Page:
by Patrick McGovern and Anand Katakam
At 2 a.m. Tuesday morning, as many New Yorkers were warm in bed, Fausto Briceno roamed a desolate, frigid Hunts Point with a clipboard in hand.
After an hour of finding nothing but empty streets and businesses long past closing time in this Bronx neighborhood, he spotted a young woman sitting on a stoop – a strange site given the 15-degree temperatures and biting wind.
“Do you have somewhere to stay?” Briceno asked the young woman. “Do you have a home?”
“No, no, I’m fine,” said the young woman. “I live in this building.”
Briceno, a social worker from the South Bronx, knew that the young woman did not have a home, despite her claims to the contary. This was his fifth year canvassing the city’s streets for Homeless Outreach Population Estimate, known as HOPE, and he knew what to look for.
“Nobody would just be sitting outside like that if they had a place to go,” he said. “Plus, she had such a large backpack. That’s all her possessions.”
Briceno, along with two other volunteers and escorted by two New York City police officers, were on the streets as part of an annual effort by the Department of Homeless Services to estimate the number of homeless individuals living on the streets, subway stations and parks outside the city’s shelter system.
This was the 10th year that the department attempted to gauge how many people in the city don’t seek shelter. Between 2005 and 2013, the Hope Survey has shown a 28 percent decline in homelessness. According to the Hope Survey, in January 2013, New York had 3,180 homeless living in enclosed public spaces and another 1,339 unsheltered citizens across the city.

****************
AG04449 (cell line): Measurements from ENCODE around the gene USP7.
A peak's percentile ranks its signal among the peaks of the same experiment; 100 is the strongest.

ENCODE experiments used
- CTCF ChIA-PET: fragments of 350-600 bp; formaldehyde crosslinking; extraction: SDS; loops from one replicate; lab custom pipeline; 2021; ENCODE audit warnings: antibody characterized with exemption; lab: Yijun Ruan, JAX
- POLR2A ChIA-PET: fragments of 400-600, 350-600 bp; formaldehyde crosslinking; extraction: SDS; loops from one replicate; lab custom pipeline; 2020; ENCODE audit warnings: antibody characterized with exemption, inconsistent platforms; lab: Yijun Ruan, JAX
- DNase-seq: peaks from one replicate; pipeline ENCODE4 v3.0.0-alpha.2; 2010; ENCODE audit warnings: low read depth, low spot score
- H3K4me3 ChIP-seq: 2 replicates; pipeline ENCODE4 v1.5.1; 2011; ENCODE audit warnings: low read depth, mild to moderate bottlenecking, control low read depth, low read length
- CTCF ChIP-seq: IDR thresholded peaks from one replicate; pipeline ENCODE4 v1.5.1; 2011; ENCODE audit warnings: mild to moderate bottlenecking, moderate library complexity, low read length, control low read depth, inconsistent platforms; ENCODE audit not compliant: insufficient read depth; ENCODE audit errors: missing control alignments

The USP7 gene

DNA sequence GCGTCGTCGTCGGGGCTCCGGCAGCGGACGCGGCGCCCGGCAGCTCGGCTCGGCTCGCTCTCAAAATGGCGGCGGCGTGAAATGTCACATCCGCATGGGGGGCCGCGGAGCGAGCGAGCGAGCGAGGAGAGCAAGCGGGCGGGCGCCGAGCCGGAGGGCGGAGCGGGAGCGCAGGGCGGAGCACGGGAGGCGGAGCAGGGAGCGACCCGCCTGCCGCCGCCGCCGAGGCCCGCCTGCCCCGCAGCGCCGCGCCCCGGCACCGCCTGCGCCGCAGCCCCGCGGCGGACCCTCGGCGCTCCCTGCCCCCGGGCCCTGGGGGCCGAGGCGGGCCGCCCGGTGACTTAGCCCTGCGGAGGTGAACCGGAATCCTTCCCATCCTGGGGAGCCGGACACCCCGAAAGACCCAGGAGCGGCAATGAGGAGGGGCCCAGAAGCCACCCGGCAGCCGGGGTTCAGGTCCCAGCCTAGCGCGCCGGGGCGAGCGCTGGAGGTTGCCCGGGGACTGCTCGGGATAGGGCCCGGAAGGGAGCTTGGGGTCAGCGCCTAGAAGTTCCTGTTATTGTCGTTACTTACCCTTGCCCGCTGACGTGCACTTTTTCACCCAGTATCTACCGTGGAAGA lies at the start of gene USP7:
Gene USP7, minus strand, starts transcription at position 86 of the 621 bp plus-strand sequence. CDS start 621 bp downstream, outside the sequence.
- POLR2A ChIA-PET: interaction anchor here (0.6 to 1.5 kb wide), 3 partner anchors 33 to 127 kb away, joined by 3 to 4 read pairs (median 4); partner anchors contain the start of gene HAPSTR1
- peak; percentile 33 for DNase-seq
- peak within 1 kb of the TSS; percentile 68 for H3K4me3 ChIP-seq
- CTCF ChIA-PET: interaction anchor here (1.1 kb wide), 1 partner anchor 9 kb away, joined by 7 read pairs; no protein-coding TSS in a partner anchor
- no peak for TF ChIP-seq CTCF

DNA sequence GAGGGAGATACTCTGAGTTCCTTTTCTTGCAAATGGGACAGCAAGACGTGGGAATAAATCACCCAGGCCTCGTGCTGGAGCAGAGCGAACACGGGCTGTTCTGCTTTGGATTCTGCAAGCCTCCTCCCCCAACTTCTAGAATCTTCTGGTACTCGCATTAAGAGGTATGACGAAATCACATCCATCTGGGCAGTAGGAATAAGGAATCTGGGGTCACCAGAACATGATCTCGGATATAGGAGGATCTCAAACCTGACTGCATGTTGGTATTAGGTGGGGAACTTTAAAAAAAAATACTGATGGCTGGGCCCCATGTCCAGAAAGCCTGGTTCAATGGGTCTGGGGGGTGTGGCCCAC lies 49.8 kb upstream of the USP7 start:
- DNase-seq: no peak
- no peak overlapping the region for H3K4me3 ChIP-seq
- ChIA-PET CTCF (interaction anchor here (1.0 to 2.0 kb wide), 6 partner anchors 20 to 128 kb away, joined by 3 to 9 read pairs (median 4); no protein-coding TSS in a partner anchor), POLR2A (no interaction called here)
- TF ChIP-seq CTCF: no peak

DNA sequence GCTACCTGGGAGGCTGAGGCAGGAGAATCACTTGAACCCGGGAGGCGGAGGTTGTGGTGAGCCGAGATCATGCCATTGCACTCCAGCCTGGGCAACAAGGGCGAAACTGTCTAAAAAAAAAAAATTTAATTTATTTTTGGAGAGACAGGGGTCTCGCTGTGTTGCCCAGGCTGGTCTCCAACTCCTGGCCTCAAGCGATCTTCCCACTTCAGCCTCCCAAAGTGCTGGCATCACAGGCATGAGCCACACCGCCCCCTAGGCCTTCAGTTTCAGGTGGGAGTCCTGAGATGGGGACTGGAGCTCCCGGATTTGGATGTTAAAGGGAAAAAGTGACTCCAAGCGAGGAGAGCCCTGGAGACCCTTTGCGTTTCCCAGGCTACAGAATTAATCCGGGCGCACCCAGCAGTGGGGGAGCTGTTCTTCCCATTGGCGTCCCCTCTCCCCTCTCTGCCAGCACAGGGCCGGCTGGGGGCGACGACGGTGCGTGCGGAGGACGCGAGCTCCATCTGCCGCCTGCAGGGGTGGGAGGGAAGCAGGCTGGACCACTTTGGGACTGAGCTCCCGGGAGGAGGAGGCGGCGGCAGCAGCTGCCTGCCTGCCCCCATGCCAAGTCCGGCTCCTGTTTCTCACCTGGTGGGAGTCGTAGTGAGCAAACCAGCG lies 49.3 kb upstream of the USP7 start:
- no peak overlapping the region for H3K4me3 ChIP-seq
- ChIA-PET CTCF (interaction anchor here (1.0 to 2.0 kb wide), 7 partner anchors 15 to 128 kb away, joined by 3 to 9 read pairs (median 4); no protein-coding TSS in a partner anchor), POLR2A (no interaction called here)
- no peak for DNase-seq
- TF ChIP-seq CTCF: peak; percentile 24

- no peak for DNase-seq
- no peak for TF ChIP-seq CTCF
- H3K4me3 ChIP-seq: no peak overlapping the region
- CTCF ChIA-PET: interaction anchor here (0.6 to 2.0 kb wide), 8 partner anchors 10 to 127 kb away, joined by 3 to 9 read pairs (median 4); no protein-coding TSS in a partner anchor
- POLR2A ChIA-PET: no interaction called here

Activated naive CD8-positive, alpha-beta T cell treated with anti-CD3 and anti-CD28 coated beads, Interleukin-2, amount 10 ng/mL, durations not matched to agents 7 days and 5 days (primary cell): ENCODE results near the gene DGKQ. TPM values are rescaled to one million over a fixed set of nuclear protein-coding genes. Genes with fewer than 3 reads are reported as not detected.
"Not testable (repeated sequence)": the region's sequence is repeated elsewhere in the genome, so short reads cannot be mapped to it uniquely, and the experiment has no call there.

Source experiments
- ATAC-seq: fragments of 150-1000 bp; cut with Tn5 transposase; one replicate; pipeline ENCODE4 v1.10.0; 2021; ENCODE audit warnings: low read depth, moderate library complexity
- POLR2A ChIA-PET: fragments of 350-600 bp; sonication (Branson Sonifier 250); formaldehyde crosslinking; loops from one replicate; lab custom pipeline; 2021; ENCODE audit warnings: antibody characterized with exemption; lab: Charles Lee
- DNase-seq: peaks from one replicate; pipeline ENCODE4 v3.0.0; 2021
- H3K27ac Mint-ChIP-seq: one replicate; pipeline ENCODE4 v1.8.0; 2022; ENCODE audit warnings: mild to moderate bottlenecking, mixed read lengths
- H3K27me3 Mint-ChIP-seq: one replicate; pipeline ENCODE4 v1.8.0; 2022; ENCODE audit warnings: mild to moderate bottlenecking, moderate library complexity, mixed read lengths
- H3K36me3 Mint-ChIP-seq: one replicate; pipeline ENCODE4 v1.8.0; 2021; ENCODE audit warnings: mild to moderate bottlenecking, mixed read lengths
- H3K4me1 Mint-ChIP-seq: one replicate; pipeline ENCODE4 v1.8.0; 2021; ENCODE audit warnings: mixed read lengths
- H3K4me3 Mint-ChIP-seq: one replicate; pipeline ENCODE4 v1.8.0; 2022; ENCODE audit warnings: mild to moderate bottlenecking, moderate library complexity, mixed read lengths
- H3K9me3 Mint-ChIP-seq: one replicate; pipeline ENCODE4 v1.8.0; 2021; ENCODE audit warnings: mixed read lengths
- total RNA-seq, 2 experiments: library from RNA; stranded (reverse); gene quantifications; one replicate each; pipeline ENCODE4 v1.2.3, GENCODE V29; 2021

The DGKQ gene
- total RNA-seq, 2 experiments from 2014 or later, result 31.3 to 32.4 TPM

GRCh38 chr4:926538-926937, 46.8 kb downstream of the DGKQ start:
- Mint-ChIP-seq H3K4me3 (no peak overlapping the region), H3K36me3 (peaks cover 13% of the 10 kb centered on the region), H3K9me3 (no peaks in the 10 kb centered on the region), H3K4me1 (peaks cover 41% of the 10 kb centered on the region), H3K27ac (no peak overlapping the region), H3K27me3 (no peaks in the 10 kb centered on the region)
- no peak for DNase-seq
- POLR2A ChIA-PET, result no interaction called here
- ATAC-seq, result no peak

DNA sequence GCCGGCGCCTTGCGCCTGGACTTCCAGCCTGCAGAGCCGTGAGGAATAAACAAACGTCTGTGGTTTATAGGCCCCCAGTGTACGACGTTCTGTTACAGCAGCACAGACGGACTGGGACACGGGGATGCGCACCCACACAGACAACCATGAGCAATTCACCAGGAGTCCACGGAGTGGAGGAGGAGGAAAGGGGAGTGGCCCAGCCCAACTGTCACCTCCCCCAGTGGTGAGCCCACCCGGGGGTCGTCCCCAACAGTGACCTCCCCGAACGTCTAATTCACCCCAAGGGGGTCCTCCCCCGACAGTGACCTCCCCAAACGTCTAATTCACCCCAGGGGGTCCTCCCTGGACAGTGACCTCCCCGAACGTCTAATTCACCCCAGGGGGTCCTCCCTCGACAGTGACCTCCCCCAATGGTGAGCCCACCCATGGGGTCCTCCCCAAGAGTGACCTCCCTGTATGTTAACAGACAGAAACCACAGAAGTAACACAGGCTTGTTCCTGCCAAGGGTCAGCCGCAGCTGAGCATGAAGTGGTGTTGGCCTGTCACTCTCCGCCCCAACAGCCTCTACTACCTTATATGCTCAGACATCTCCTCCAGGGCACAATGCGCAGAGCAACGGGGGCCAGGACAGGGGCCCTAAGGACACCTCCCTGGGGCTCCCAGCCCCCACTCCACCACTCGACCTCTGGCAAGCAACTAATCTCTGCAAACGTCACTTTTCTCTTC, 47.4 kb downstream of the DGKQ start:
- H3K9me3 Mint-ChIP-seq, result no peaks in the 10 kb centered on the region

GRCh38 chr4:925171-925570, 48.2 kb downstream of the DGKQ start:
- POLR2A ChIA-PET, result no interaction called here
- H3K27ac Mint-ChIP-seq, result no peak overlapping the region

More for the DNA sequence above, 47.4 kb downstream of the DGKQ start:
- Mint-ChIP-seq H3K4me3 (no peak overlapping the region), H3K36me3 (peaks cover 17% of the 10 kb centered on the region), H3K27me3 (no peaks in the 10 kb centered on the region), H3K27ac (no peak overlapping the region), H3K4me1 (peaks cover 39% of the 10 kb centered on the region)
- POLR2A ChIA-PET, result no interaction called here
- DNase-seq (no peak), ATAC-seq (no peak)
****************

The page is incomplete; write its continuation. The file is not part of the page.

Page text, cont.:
Despite Tuesday’s freezing cold weather, the project drew approximately 3,000 volunteers from across the city.
“Anyone of us can be there. We have more in common than we think,” said Deborah Negron, a social studies student at Touro University, who drove from her Orange County home with her husband, Efrain, to help out with the survey.
Among the first people to be documented in midtown was Arthur Chatetham III, a 52-year-old former security guard who was found on a bench on the north corner of Madison Square Park.
“I lost my toes while I was working. Now I am here. I am not complaining,” said Chatetham. “It is what it is.”
According to last year’s survey, volunteers counted a total of 3,180 unsheltered individuals, with 165 of them found in the Bronx.
On this night, Briceno and his group found just two.
“We didn’t see many people sleeping in the cold, and that’s a good thing,” said April Bowers, a case manager from the East Village and fourth-year volunteer. “Hopefully that means they found their way inside somewhere and are warm.”
Walking on an unlit, muddy path underneath the Bruckner Expressway, the group found a man sleeping on the ground underneath a pile of dirty blankets. In past years, volunteers were instructed not to wake those who appeared to be sleeping or bedded down for the night. For the first time ever, however, this year’s survey took place during a Code Blue, when temperatures drop below 32 degrees for a sustained four hours. Because of the frigid temperatures, volunteers were told to wake everybody and offer shelter or emergency services.
“Sir, do you need help?” asked Jamil Davis, a social worker from Morrisania, as he tried to wake the man. “We can help you.”
The two police officers stepped out of their bodyguard role and attempted to intervene as well, to no avail. Despite the inhumanly freezing temperatures and damp conditions under the expressway, the man insisted he was fine and did not need help.
“We really want to help, but there is only so much you can do,” said Bowers. “We can’t force them to go inside if they don’t want to.”
After scouring the streets of Hunts Point for three hours, the group returned to their staging site at Hostos Community College around 3:30 a.m. Other volunteers greeted them with applause, as if they had just finished a race.
“It’s nice to help people, but it breaks your heart,” said Davis. “I’m going home to a nice warm bed, and after what we’ve seen tonight, it makes you grateful.”
“But I’ll be out here again next year, for sure.”